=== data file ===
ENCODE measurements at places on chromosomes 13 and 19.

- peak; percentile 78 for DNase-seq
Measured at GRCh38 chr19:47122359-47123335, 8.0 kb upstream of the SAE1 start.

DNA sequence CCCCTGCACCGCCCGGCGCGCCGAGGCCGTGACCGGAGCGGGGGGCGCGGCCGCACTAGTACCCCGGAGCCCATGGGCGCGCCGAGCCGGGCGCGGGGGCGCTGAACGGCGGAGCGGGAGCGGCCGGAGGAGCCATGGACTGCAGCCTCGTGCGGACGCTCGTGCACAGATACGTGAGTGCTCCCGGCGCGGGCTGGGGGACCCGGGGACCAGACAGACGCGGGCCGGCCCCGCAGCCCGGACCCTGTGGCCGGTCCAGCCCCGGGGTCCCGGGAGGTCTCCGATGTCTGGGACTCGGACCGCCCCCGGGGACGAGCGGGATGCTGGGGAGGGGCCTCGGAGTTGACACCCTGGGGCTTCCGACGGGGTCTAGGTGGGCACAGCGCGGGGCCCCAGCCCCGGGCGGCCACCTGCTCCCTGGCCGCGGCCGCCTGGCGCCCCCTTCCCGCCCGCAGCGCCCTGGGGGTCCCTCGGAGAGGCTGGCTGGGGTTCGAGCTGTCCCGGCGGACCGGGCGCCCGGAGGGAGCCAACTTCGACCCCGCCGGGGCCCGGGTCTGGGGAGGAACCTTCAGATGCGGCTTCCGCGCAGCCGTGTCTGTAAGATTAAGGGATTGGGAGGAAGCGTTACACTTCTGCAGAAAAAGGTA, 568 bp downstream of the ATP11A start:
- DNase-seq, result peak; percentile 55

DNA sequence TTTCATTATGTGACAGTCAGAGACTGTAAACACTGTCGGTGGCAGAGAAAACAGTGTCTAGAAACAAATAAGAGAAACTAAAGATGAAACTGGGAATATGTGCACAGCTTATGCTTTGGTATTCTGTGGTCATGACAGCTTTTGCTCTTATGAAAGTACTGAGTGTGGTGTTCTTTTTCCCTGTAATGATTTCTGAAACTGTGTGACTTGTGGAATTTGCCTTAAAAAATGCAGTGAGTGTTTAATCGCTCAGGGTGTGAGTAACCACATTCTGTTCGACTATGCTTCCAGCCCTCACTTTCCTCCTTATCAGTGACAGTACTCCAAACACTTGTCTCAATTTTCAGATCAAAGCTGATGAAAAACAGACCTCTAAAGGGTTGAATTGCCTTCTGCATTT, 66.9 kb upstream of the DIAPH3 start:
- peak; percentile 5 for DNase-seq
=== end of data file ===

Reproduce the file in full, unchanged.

ENCODE measurements at places on chromosomes 13 and 19.

- peak; percentile 78 for DNase-seq
Measured at GRCh38 chr19:47122359-47123335, 8.0 kb upstream of the SAE1 start.

DNA sequence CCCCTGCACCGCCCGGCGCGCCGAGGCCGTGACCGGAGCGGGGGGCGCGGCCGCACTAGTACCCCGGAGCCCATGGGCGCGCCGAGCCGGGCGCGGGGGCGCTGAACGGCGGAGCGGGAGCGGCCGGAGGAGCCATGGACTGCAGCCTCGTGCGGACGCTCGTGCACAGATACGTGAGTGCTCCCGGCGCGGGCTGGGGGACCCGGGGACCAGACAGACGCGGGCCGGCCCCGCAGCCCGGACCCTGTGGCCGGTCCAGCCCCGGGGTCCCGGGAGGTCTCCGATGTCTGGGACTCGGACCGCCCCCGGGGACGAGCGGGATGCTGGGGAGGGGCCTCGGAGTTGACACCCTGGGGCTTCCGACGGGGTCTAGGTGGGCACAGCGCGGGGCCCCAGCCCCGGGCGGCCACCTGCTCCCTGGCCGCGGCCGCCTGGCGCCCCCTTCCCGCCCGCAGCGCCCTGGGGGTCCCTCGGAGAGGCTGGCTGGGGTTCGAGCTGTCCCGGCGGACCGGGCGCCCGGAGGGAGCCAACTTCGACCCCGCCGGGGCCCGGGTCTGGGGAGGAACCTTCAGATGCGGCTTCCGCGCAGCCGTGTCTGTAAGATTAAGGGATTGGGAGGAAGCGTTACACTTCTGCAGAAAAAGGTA, 568 bp downstream of the ATP11A start:
- DNase-seq, result peak; percentile 55

DNA sequence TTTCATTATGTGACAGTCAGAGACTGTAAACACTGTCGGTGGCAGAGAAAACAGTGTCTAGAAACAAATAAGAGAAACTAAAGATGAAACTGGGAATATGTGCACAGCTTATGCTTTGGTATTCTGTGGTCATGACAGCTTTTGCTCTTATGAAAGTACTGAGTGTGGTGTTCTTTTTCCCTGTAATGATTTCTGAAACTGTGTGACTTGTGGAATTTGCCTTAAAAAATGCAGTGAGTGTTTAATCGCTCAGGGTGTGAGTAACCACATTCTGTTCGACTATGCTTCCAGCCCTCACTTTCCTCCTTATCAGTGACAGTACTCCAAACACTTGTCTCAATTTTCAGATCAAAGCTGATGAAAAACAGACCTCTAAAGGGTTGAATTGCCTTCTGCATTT, 66.9 kb upstream of the DIAPH3 start:
- peak; percentile 5 for DNase-seq